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Benefit Corporations Look Beyond The Profit Motive

Stephen Maydwell adjusts tins of Badger Balm before a machine fills them at the W.S. Badger Co. Inc. factory in Gilsum, N.H.
Jack Rodolico
Stephen Maydwell adjusts tins of Badger Balm before a machine fills them at the W.S. Badger Co. Inc. factory in Gilsum, N.H.

A corporation has one core obligation: to make money. But some companies are signing a deal, promising to create not only profit but also a tangible benefit to society and the environment. They're called benefit corporations, and their movement has caught the ear of lawmakers across the country.

In the tiny town of Gilsum, N.H., you'll find the headquarters of W.S. Badger Co. Inc. The company makes all-natural cosmetics marketed under the name Badger Balm. When CEO Bill Whyte founded the company two decades ago, the staff was lean.

"Early on, I started making soup on Friday. And I loved what happened to the company, seeing everybody sit down at the same time," Whyte says.

A Sense Of Togetherness

That sense of togetherness extends to the company's 70 employees today. Whyte took me on a tour — pointing out the company gym and yoga room as well as the mixing room, which smells of citronella and lemongrass.

The cubicles at Badger are naturally lit and lined with wood. You can bring your baby to work, or leave your 3-year-old at the company day care center up the road.

So it's a nice place for the employees — and that seems to pay off for the business. Badger has doubled in five years, expanding its market to 26 countries.

Badger is a good example of what's called a benefit corporation. This is a type of company certified as being motivated by more than just the hunger for profit.

Think of it this way: USDA certifies organic foods, and Good Housekeeping puts its seal of approval on quality products, like washing machines and skillets. And since 2006, a nonprofit organization called B Lab has been certifying corporations it deems to be concerned about their communities and the environment.

A Signal To The Consumer

Erik Trojian, the director of policy, says B Lab measures just about everything the company does: "Supply chain, their interaction with the community, the environment. ... So that's one way that they signal to the consumer that they're a different type of company — all the way from Badger in New Hampshire, Patagonia, Ben and Jerry's. But another way to do that is to bake your morals and your missions into the DNA of your company."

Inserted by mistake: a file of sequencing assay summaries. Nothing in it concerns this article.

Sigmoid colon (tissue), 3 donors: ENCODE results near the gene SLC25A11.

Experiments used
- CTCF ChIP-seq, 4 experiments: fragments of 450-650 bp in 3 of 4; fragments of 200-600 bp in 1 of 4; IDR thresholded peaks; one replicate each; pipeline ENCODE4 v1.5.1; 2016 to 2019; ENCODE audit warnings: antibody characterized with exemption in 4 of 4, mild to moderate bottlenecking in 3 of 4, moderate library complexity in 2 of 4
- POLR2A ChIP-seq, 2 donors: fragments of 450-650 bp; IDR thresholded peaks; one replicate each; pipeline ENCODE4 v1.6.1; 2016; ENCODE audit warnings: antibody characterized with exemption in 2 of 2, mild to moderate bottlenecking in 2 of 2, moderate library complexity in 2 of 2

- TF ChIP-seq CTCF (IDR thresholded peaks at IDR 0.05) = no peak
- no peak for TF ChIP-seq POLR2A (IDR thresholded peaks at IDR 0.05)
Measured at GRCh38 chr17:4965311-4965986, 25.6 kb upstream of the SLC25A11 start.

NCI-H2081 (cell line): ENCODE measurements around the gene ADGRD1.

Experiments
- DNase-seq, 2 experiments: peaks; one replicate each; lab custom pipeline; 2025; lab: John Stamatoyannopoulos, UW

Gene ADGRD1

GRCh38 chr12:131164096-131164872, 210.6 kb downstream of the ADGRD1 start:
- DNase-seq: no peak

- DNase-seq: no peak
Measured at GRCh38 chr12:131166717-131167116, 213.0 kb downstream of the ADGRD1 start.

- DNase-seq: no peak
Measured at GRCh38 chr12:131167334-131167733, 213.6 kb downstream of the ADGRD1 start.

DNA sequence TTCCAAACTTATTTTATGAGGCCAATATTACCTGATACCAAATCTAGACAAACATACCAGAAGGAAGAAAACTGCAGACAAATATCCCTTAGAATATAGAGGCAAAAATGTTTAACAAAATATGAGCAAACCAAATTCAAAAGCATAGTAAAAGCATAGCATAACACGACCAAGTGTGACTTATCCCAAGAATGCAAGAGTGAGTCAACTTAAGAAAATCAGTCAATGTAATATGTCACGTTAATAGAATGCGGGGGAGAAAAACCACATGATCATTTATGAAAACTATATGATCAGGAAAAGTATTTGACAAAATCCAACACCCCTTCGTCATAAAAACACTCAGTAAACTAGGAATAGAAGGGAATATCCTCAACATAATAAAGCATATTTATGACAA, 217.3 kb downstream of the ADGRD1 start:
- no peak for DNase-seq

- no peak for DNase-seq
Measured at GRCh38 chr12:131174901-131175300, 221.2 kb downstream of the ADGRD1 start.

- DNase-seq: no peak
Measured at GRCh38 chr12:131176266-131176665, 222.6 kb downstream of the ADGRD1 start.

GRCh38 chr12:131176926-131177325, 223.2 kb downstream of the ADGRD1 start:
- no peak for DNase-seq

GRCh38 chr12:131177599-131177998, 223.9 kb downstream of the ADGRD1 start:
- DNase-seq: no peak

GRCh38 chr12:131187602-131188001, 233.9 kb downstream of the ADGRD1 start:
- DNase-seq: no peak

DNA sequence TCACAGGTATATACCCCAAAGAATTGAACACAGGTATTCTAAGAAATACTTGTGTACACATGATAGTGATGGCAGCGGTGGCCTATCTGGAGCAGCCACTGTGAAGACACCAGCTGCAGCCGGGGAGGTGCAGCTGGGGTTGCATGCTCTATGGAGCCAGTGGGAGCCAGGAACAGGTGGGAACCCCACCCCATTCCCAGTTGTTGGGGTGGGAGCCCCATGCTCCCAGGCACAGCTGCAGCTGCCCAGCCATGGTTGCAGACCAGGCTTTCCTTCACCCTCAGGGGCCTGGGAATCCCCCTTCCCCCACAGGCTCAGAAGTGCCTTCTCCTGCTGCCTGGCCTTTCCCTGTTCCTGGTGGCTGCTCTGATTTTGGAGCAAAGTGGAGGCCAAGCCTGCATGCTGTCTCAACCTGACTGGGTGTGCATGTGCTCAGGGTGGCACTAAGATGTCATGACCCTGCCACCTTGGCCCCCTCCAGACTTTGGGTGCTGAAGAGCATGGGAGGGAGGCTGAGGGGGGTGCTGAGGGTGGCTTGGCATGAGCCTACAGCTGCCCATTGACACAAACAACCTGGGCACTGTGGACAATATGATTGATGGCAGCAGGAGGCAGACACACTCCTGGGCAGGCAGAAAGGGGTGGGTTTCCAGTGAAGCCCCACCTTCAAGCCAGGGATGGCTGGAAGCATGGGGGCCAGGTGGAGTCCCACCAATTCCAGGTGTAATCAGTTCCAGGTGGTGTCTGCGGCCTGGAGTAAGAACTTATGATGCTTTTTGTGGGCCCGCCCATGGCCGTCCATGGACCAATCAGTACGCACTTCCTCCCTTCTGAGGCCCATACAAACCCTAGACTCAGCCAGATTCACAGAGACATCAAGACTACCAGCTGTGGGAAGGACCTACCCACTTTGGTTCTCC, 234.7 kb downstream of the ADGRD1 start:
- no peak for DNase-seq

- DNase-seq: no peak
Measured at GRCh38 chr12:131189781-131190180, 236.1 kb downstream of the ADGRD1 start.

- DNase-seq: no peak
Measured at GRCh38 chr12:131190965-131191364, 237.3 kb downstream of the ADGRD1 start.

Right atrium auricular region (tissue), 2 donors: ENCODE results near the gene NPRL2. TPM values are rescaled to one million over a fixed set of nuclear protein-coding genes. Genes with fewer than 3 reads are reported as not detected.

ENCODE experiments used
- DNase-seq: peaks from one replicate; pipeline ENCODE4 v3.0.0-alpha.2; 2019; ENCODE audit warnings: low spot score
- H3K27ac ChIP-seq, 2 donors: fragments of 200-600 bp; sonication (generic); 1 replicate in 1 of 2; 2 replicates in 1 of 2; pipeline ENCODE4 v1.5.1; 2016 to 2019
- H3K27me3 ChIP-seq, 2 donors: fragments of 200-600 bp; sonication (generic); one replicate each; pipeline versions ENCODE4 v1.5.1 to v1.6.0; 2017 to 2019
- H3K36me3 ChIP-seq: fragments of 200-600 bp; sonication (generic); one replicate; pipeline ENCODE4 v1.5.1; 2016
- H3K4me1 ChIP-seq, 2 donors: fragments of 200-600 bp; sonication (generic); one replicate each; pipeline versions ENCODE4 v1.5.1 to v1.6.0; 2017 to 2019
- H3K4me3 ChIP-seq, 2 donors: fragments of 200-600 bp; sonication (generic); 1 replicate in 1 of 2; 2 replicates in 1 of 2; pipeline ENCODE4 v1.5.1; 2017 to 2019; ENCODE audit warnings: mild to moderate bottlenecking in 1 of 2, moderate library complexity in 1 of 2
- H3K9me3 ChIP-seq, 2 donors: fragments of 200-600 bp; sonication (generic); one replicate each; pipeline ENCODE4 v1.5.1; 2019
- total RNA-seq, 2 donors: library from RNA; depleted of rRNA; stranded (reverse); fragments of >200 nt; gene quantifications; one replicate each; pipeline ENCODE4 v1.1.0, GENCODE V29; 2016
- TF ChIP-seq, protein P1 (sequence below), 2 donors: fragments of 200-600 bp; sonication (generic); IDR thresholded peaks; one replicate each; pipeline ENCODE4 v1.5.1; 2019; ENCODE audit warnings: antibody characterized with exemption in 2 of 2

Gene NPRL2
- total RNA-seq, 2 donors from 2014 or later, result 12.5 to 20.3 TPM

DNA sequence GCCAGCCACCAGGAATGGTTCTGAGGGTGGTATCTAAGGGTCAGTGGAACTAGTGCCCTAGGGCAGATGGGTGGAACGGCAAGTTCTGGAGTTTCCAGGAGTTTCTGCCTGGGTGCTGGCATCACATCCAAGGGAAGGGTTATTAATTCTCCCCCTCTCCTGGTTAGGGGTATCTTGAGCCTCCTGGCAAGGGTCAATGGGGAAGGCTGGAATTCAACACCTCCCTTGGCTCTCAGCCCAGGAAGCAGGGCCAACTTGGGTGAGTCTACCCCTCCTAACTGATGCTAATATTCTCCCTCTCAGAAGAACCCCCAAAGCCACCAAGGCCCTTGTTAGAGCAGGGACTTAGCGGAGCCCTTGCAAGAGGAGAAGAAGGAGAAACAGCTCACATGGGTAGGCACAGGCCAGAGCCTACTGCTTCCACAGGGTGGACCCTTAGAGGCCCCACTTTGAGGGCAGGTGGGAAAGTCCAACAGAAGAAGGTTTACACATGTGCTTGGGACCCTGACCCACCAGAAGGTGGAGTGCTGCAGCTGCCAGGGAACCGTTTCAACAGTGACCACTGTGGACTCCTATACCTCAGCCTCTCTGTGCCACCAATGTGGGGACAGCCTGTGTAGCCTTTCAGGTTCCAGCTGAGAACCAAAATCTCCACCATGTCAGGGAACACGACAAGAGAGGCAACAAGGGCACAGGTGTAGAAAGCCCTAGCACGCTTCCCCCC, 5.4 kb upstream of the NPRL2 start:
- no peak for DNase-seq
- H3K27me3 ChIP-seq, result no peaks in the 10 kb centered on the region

Many consumers want to do business with companies that have that kind of DNA. But how can they tell which ones are the real deal?

In 27 states, legislatures have created a legal status for benefit corporations. The bill in New Hampshire originated with Badger.

So why would a company want a law? It's extra work, and there are no tax breaks.

"There's so much 'green washing' going on out there," says Polina Pinchevsky at RoundPeg Communications in Maryland. "There's so many companies claiming to care and to do the right thing."

Tim Frick from MightyBytes, a tech company in Chicago, says being a benefit corporation is "being part of a larger global movement of making sure that business is being used as a force for good and not for evil."

States Offer Legal Protections

Pinchevsky and Frick also point out that there are legal protections when a state signs on: A shareholder can't sue a benefit corporation for valuing the environment as much as profit.

So basically, a state can create a legal framework for a benefit corporation to work in. Then the company and its stakeholders can hash out what benefit the corporation will provide.

Erik Trojian says B Lab, headquartered northwest of Philadelphia, will continue certifying companies with its more rigorous standards. He points out that there are problems because of the patchwork nature of state laws.

For example, in Nevada, the state's incorporation document clearly lists benefit status as an option. And 236 companies signed up in only four months. That's a very different experience from New Jersey's.

"Unfortunately, on the state's website, you can't find their information, and you can't find stuff about benefit corporations," Trojian says.

New Jersey and some other states don't count how many companies have registered, so it's tricky to know how many there are. But there are at least 750 benefit corporations in the states that do count them.

Despite the differences from one state to the next, the overall movement is gaining momentum. As many as nine states may take it up next year.

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Before joining NHPR in August 2014, Jack was a freelance writer and radio reporter. His work aired on NPR, BBC, Marketplace and 99% Invisible, and he wrote for the Christian Science Monitor and Northern Woodlands.
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